WITH constant improvements in technology and processes, operators are becoming better and better at minimising pipeline leaks.
While reducing leaks is crucial to efficient pipeline management, infrequent, high-rate and high-volume product releases – or ruptures – can represent the most significant threat to the environment and the public.
To account for the impact of pipeline ruptures, new industry best practices being developed by American Petroleum Institute (API) and Association of Oil Pipelines (AOPL) emphasise the importance of implementing a separate program designed specifically to detect and manage ruptures, in addition to extant systems and processes that manage smaller-volume leaks.
The most effective rupture recognition and response programs are comprehensive and leverage multiple strategies.
Operators should consider implementing a distinct rupture alarm program, along with an employee culture as well as specific policies and procedures that duly reflect the potential consequences of rupture events.
Establishing a separate rupture detection system
Leak detection and prevention systems have advanced dramatically over the past several years in their sophistication and sensitivity, giving pipeline operators more options and better ability to maintain pipeline integrity.
However, some high-profile rupture events have occurred that were not properly identified as ruptures at the outset, decreasing the efficacy and timeliness of the response.
Analyses of these events have identified opportunities for enhancement in the areas of leak recognition, pipeline shutdown and isolation, and leak notification to emergency response and regulatory agencies.
This is why API and other industry leaders have spent the past few years re-focusing pipeline operators on standards and practices specific to rupture detection and mitigation.
When this kind of incident occurs it should be easily identifiable and trigger an immediate and aggressive response.
As part of this effort, a recent initiative sponsored by API and AOPL urges operators to consider creating an entirely distinct rupture detection program.
In many cases, highly effective rupture detection systems can be built by integrating relatively simple algorithms into existing Supervisory Control and Data Acquisition (SCADA) systems – no expensive SCADA upgrades or infrastructure investment required.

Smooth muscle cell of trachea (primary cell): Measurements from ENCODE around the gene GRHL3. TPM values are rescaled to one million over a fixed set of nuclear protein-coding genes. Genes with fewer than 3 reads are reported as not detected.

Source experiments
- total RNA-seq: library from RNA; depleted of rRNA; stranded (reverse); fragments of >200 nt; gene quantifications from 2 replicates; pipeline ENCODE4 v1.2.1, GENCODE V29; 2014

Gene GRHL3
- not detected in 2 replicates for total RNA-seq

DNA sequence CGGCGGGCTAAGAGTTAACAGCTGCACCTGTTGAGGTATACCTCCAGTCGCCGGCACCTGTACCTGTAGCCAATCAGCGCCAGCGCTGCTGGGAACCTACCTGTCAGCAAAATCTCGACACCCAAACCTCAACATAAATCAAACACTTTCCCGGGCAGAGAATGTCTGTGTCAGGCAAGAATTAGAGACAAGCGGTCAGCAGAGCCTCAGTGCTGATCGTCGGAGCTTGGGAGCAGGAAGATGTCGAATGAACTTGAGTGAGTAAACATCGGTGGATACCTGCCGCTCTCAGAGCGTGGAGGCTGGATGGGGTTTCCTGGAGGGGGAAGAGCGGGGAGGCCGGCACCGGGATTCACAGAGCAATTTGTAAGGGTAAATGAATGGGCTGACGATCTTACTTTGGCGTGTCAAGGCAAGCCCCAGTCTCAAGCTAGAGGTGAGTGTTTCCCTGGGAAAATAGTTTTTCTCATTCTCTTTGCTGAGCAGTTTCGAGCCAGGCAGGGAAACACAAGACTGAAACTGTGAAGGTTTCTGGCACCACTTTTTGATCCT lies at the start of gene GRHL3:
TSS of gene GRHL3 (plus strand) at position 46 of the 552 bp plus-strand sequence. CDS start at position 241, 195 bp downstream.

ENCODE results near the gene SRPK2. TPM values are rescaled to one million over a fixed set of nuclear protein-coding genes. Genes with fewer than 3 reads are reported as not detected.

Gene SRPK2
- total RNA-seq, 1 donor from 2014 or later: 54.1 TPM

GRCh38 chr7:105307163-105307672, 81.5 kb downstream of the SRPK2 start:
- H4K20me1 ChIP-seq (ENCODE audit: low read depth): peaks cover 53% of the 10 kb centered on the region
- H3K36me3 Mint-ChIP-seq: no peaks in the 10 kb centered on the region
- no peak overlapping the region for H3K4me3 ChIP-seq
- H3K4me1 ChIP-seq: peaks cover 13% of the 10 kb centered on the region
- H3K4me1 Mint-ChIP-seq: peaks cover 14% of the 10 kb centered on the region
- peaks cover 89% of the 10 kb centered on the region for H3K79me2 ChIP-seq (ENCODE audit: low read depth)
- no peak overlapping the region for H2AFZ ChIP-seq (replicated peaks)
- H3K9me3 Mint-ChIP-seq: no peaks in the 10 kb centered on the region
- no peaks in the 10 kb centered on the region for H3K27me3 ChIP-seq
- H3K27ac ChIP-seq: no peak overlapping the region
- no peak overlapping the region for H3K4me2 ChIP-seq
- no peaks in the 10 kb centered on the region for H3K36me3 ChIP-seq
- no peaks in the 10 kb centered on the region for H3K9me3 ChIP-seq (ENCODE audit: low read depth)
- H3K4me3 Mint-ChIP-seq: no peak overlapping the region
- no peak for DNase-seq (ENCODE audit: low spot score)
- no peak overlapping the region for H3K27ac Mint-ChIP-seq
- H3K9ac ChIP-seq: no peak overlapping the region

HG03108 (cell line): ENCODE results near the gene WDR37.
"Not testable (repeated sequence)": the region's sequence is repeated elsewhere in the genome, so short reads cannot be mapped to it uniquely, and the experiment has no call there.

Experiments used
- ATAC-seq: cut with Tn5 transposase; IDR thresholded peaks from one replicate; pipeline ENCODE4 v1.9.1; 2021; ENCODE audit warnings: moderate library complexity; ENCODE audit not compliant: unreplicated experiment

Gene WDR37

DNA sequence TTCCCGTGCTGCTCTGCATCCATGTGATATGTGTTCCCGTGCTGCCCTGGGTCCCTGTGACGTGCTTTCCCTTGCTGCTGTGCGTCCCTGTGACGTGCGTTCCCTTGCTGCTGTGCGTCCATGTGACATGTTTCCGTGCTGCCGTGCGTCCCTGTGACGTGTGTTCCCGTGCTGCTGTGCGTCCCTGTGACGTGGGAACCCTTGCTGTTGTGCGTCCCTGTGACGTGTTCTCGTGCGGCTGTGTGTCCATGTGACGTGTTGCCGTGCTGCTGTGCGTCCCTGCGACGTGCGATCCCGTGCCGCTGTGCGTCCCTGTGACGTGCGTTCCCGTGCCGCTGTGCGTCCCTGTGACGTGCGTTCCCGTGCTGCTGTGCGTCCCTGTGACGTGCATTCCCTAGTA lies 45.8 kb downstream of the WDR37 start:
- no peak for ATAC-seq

A separate rupture program serves to reinforce a pipeline’s existing leak detection system, with the essential goal of never failing to detect and act on a likely pipeline rupture.
The success of a rupture detection system hinges on a near perfect track record of certainty, as frequent false positives will make controllers less likely to take indications of a rupture seriously.
Modern alarm management techniques such as intelligent alarm suppression, dynamic thresholds (triggered by operational changes), and evaluating a pattern of alarms to discern leak signatures from operational noise, can be used to minimise false positives.
Large-scale rupture events can involve significant costs, both financially and in reputation. A separate rupture alarm program begins to mitigate this risk, but only serves as the essential foundation for a comprehensive strategy to manage pipeline integrity.
Cultivating a “shut down” culture
Developing a system that efficiently manages pipeline ruptures involves more than the technology used to identify them. Culture is critically important, and pipeline operators are uniquely positioned to cultivate a culture among pipeline stakeholders that works to minimise the adverse effects of releases.
Specifically, in an overview of RP 1175, American Petroleum Institute (API) recommends that operators consider proliferating a “healthy sense of vulnerability” among employees and the accompanying operating philosophy of “when in doubt, shut down.”
What seems like only a marginal cultural change can have wide-ranging effects, as all stakeholders – from management to analysts to field operators – develop a sense of urgency and gravity in dealing with possible rupture events.
Coordination and collaboration among stakeholders also is key to rupture detection and response culture. All employees should be empowered to call for a shutdown in the event of a rupture.
Once an employee indicates that a rupture has occurred, command response should be concentrated in the control centre, where the primary responsibility lies to recognise the rupture, isolate it, shut it down and initiate the planned response.
To ensure pipeline ruptures are handled as quickly and efficiently as possible, controllers should not have to secure additional authorisation to shut down a pipeline.
Unfortunately, tragedy often provides the best cautionary tale. The 2003 Space Shuttle Columbia disaster highlights the profound effect an organisation’s culture can have on its operations.